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Experimental Vaccine Temporarily Halts HIV
Researchers in Barcelona, Spain, have reported promising results with a therapeutic vaccine designed to halt the growth of the human immunodeficiency virus (HIV) in infected patients. The vaccine was developed from immune cells exposed to heat-inactivated HIV.
The new study — published in Science Translational Medicine — involved patients in the early stages of HIV-1 infection who were being treated with combination antiretroviral therapy (cART). Thirty-nine immunocompromised individuals (CD4+ > 450 cells/mm3) were randomly assigned to receive three immunizations with a therapeutic vaccine consisting of autologous monocyte-derived dendritic cells (MD-DCs) pulsed with autologous heat-inactivated whole HIV or with nonpulsed MD-DCs.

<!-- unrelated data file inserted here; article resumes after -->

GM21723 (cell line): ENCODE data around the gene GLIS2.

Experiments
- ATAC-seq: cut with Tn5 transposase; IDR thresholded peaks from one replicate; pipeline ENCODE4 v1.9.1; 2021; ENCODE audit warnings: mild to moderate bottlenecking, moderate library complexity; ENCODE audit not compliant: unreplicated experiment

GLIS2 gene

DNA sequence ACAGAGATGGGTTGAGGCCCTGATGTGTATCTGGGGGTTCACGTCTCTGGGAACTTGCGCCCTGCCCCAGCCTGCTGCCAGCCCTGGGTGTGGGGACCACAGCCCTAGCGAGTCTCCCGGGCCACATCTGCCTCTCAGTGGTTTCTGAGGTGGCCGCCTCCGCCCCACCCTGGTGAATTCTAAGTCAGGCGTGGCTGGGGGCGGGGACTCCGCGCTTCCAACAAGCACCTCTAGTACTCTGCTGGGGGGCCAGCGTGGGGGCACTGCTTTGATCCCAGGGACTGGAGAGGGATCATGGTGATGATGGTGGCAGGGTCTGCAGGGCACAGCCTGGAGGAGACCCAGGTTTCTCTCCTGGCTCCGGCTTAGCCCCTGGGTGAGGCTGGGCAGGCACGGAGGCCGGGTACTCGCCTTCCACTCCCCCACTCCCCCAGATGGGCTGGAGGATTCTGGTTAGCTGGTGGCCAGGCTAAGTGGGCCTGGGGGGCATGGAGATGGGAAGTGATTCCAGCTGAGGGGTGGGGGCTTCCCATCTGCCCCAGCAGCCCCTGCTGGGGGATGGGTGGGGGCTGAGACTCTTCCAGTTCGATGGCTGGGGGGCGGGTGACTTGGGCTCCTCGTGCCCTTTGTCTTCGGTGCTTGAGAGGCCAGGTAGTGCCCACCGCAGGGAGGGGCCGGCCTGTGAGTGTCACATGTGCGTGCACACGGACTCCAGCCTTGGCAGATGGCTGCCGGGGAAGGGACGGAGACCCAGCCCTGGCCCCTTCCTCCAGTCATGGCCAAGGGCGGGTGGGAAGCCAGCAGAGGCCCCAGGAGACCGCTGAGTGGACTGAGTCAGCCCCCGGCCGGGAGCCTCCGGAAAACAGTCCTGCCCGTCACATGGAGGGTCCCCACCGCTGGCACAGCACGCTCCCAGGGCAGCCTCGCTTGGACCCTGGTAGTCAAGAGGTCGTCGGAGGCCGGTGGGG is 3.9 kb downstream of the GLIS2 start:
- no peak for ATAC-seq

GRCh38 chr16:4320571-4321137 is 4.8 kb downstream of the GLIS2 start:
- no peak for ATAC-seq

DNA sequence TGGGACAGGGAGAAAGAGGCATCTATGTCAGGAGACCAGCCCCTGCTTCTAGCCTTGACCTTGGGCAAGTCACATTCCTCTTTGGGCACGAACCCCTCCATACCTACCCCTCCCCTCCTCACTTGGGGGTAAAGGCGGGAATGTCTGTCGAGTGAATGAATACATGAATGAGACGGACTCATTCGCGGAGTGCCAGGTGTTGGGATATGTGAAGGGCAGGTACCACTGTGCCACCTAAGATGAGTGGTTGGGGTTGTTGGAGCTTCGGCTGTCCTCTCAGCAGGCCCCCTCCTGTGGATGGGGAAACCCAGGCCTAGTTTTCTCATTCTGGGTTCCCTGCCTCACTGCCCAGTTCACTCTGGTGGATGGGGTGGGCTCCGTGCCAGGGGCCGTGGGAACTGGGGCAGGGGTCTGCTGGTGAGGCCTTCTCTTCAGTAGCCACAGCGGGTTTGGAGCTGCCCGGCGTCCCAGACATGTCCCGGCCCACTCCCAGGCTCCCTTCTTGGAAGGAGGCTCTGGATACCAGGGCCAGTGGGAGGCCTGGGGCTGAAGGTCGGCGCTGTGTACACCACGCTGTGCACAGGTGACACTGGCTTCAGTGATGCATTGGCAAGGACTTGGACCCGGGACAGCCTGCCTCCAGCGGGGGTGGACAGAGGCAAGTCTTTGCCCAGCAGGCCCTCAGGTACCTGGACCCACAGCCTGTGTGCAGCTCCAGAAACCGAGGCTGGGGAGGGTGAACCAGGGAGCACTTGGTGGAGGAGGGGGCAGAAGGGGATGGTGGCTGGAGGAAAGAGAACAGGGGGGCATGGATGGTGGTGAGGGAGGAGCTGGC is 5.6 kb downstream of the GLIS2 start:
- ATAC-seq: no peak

Vaccination with the pulsed immune cells was shown to shift the virus–host balance, according to the authors. At 12 weeks after the interruption of cART, the plasma viral load was reduced in 12 of 22 patients (55%) given HIV-pulsed MD-DCs versus 1 of 11 patients (9%) treated with nonpulsed MD-DCs. At 24 weeks, the corresponding proportions of patients with reduced plasma viral loads were 35% and 0%. The decreased viral loads with the pulsed MD-DC vaccine were associated with a consistent increase in HIV-1–specific T cell responses, the authors noted.
After 1 year, however, the vaccine was no longer effective, and the patients had to return to their cART regimens. Nevertheless, the authors say, their findings justify “further investigation of new candidates and/or new optimized strategies of vaccination with the final objective of obtaining a functional cure as an alternative to cART for life.”
Source: Science Translational Medicine; January 2, 2013.